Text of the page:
I'm sure they will make certain to tell parents on school tours in February that change is a distinct possibility in any school they tour and it  may radically change by November.  Maybe the Seattle Council PTSA might let parents know.

Maybe not. 

Oh and when the Board had some questions about educational legislative matters, they did turn to staff who somehow didn't recall much.  I followed-up to help the Board out.  Here's what I wrote:

As usual, I was dying to help out when you had questions about education legislation.  So I was relieved when Holly Ferguson came to the microphone to speak.  Unfortunately, she either didn't know certain things or forgot to mention them.   But I'll fill in.

One, there WAS a lab school bill (2606) sponsored by Reps Sullivan, Maxwell and Tharinger that would have established lab schools partnerships that would bring together Washington's higher ed institutions and low-achieving public schools.  There would have been 6 which is the exact same number that under the charter school bill would get priority for educationally disadvantaged students.  So it's would have been pretty even with either charters or this bill.

Imagine that - schools working in partnership with higher ed institutions.  Sounds great but the bill died. 

Two, the State, last year passed two innovation schools bills and OSPI is administering them this year.  Holly didn't mention this either even though Thorton Creek is one of them.   And, districts can create innovation zones just like Mr. Brockman described.  The program has a lot of flexibility as well. 

Interesting how I remembered these things as Ms. Ferguson spoke but she didn't and neither did Mr. Brockman.  I guess they just forgot.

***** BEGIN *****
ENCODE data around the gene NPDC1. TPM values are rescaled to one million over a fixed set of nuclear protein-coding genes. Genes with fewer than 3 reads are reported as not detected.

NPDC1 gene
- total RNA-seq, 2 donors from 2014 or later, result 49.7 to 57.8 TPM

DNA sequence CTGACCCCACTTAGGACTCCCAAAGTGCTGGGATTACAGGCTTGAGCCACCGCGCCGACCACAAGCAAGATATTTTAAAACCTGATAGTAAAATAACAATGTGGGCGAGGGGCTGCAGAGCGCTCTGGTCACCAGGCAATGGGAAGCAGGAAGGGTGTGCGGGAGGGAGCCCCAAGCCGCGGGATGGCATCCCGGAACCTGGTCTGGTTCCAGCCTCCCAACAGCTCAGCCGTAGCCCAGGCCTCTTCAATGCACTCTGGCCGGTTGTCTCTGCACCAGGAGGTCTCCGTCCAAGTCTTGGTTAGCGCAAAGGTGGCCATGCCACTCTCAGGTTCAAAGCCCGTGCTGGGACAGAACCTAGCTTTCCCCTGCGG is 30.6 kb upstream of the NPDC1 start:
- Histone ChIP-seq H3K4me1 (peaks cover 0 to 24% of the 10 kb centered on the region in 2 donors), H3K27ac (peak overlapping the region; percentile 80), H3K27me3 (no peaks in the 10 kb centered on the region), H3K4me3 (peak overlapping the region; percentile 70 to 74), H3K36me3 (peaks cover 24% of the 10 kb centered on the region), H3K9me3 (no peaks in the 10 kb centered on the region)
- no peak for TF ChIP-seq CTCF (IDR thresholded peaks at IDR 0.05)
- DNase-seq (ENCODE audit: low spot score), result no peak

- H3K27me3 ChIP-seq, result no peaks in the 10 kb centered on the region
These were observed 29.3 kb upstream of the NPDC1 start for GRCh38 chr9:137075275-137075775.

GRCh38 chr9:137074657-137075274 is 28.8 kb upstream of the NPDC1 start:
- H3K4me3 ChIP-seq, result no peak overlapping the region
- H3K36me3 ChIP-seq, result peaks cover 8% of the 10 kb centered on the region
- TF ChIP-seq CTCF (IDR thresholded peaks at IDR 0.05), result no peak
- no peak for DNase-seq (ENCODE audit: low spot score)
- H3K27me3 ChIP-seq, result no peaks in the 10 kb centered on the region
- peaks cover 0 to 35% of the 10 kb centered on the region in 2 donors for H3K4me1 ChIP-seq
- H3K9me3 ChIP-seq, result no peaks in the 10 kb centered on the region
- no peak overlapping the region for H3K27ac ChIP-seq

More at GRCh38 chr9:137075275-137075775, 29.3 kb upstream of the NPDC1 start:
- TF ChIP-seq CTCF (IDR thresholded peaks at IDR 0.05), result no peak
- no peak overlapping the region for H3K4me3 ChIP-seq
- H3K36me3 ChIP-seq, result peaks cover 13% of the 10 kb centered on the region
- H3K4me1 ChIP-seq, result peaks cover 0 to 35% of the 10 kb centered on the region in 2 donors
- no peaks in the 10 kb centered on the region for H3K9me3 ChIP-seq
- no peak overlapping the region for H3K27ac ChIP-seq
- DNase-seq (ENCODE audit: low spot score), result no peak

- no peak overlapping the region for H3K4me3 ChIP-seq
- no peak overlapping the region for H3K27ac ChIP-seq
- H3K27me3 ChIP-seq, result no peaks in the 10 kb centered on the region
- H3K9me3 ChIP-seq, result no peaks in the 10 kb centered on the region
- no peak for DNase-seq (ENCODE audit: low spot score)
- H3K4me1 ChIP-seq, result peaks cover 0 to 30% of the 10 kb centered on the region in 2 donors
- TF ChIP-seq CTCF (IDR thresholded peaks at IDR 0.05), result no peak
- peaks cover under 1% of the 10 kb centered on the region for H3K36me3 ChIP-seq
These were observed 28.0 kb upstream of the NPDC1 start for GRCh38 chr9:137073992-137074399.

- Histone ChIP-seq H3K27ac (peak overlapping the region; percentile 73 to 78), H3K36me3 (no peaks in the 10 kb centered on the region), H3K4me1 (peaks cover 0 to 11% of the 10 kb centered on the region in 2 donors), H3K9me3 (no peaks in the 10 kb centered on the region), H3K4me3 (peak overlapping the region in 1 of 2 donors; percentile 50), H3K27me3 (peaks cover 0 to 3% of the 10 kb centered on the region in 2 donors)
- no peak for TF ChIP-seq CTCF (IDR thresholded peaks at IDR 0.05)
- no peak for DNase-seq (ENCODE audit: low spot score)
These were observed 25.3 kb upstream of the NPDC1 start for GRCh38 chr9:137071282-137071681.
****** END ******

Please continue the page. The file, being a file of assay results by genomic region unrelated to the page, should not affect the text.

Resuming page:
I have to say it will be quite the interesting dilemma (or tug-of-war) over schools if the charter school bill passes AND you have the Creative Approach Schools.  But, of course, you really don't have control over either item (unless some of you, like Steve Sundquist, were not entirely honest about charter schools - he's now for them but in the SB campaign was against them). 

Interesting times.


Wondering said…
I'm not seeing any provisions that would prevent a non-profit from being an Oversight Committee. How about members from the civic elite? Am I missing something?
Wondering said…
There are rumors that Pettigrew might try and pass some type of pilot charter. I'm wondering if there is any connection.

I'm disappointed.
Kathy said…
Lincoln Center in Tacoma is modeled after a charter school. They have extended day, Saturday school etc., but the school board retained control.

This is crazy.
Wondering, I'm not understanding your question. As I read the MOU and accompanying documents only SEA and staff can be on the Oversight Committee.

I did hear the same thing about Pettigrew but boy, you'd have to really revamp the bill for that.

But as Betty said, all these programs will happen at school with no Board oversight but boy, if things go wrong, the Board will take the blame (maybe at the next election).